Even more importantly, the new dating technique has made the Lion Man one of the oldest sculptures in the world, dwarfing what has long considered to be the "cradle of civilization," Bronze Age Mesopotamia which by comparison dates to "only" 5,000 years ago.

Art of the standard of the Lion Man is the product of a stable, established society, as it has been estimated (by making a replica) that it took about 400 hours to carve using flint tools. This means that the carver would have had to be looked after by hunter-gatherers, which presupposes a degree of social organization.

The Solutreans: Most innovative, adaptive and inventive people of the Stone Age and the people who first settled America (UPDATE)

Who were the first people in North America? From where did they come? How did they arrive? The prehistory of the Americas has been widely studied. Over 70 years a consensus became so established that dissenters felt uneasy challenging it. Yet in 2001, genetics, anthropology and a few shards of flint combined to overturn the accepted facts and to push back one of the greatest technological changes that the Americas have ever seen by over five millennia.

The accepted version of the first Americans starts with a flint spearhead unearthed at Clovis, New Mexico, in 1933. Dated by the mammoth skeleton it lay beside to 11,500 years ago (11.5kya), it was distinctive because it had two faces, where flakes had been knapped away from a core flint. The find sparked a wave of similar reports, all dating from around the same period. There seemed to be nothing human before Clovis. Whoever those incomers were around 9,500BC, they appeared to have had a clean start. And the Clovis point was their icon - across 48 states.

"The best way to get beaten up, professionally, is to claim you have a pre-Clovis site"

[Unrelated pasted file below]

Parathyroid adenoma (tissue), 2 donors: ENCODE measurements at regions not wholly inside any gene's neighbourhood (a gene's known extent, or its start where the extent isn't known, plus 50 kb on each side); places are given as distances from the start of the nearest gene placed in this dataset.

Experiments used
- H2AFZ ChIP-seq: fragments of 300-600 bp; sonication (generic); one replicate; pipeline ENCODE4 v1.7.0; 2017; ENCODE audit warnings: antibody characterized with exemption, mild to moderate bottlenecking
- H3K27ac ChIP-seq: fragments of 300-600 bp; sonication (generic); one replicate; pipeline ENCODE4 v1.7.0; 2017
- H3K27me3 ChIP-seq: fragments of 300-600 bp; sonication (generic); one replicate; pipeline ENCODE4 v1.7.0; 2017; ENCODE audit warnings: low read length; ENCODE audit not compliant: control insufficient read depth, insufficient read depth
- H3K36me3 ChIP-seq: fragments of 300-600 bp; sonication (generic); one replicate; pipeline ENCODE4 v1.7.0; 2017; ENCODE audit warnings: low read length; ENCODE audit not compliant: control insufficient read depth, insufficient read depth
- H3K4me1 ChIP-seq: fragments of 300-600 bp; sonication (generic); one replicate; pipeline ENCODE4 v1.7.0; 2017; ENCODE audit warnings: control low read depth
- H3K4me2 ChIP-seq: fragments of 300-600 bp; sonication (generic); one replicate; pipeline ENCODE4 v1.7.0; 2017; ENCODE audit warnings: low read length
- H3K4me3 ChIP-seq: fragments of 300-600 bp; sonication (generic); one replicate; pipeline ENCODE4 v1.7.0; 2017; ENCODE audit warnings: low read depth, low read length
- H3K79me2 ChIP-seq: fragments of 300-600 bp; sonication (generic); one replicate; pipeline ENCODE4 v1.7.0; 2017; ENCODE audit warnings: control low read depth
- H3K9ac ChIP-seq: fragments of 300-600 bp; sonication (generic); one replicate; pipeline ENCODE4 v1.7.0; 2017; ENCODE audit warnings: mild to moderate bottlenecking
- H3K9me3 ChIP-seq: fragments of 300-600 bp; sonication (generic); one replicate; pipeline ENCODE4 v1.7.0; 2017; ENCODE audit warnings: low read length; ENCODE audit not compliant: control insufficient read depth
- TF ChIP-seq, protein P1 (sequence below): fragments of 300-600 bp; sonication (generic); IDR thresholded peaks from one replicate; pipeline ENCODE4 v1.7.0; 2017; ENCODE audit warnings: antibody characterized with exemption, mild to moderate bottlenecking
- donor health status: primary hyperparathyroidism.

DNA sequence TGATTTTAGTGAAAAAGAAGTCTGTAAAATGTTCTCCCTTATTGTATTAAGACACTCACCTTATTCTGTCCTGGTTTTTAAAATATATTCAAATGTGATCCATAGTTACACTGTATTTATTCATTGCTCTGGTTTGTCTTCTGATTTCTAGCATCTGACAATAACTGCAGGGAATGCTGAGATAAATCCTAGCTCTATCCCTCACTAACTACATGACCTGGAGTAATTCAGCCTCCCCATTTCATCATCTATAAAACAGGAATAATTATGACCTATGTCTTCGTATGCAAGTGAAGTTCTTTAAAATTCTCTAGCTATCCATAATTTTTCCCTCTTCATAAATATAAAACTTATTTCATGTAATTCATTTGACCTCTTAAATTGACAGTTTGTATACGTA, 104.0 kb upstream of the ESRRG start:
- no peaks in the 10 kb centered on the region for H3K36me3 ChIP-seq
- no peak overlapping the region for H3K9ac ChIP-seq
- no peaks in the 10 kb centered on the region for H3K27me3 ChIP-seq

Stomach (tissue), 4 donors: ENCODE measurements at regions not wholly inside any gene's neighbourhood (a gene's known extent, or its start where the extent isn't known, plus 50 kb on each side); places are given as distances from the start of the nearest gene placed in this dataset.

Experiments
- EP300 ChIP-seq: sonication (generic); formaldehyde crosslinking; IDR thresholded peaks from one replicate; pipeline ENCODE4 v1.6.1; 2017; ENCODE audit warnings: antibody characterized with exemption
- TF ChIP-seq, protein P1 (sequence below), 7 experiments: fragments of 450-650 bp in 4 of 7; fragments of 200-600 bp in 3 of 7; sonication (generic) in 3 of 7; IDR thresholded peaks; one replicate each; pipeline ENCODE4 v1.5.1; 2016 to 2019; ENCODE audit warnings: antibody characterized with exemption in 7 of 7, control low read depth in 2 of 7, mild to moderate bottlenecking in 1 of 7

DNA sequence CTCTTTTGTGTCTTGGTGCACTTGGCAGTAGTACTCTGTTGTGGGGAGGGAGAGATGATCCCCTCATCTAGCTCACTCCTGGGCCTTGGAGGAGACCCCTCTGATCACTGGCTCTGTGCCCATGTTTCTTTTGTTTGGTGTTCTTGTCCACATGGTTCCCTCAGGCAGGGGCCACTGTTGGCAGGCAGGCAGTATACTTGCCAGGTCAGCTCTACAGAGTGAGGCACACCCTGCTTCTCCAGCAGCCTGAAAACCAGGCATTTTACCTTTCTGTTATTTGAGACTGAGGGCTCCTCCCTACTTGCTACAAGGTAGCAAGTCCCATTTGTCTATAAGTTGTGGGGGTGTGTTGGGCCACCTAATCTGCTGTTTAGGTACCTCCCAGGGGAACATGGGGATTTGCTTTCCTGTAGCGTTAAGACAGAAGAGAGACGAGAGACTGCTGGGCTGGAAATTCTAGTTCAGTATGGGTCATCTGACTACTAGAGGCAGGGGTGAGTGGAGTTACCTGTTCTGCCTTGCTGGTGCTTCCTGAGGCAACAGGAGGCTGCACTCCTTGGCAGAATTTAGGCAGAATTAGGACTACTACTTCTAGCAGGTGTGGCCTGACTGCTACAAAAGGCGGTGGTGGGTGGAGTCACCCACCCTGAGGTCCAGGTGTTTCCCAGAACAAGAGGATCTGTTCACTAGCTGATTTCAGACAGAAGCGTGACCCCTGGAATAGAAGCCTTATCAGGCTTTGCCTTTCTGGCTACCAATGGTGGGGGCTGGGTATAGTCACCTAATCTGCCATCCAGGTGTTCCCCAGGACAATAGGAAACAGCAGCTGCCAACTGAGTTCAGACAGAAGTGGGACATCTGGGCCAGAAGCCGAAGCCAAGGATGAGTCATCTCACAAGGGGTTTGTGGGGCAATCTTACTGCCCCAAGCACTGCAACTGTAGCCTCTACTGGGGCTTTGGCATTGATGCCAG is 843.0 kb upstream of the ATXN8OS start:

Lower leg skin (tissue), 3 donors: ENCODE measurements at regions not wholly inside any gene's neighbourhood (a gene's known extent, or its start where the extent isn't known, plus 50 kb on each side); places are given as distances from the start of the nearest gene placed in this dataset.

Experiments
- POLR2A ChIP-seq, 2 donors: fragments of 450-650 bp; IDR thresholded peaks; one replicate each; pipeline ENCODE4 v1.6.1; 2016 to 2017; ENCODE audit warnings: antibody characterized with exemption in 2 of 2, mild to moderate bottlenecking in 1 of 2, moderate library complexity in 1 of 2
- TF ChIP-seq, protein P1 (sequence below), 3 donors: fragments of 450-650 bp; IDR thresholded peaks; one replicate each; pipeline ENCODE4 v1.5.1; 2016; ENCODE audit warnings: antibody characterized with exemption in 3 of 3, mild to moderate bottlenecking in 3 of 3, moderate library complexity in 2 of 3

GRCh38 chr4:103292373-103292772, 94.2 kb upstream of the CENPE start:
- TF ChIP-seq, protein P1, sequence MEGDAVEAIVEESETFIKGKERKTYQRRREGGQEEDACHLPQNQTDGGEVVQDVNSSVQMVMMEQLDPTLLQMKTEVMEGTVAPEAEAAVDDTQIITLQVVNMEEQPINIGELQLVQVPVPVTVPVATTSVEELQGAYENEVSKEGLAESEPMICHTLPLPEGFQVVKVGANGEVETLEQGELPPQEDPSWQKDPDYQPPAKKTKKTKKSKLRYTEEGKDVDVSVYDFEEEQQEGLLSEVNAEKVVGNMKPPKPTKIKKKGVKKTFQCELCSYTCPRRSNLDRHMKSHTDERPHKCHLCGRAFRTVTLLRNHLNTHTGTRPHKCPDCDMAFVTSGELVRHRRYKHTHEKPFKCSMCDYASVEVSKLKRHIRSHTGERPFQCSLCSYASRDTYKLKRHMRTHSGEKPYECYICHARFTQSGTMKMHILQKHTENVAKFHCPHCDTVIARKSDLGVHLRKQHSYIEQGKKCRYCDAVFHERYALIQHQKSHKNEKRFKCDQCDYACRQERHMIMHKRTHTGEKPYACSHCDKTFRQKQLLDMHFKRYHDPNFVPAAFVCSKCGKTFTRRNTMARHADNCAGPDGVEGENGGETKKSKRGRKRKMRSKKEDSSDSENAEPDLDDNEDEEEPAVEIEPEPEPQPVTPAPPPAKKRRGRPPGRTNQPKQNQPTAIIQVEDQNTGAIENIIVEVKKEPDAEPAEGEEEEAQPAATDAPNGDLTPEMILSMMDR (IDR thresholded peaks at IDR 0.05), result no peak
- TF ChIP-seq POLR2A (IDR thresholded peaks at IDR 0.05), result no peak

Michael Collins, University of Texas
An icon that was supremely effective: the introduction of the innovative spearpoint coincided with a mass extinction of the continent's megafauna. Not only the mammoth, but the giant armadillo, giant sloth and great black bear all disappeared soon after the Clovis point - and the hunters who used it - arrived on the scene.

But from where? With temperatures much colder than today and substantial polar ice sheets, sea levels were much lower. Asia and America were connected by a land bridge where now there's the open water of the Bering Strait. The traditional view of American prehistory was that Clovis people travelled by land from Asia.

This version was so accepted that few archaeologists even bothered to look for artefacts from periods before 10,000BC. But when Jim Adavasio continued to dig below the Clovis layer at his dig near Pittsburgh, Pennsylvania, he found blades and blade cores dating back to 16,000BC. His findings were dismissed as erroneous; too astonishing to be credible. The Clovis consensus had too many reputations behind it to evaporate easily. Some archaeologists who backed Adavasio's conclusions with other similar data were accused of making radiocarbon dating errors or even of planting finds.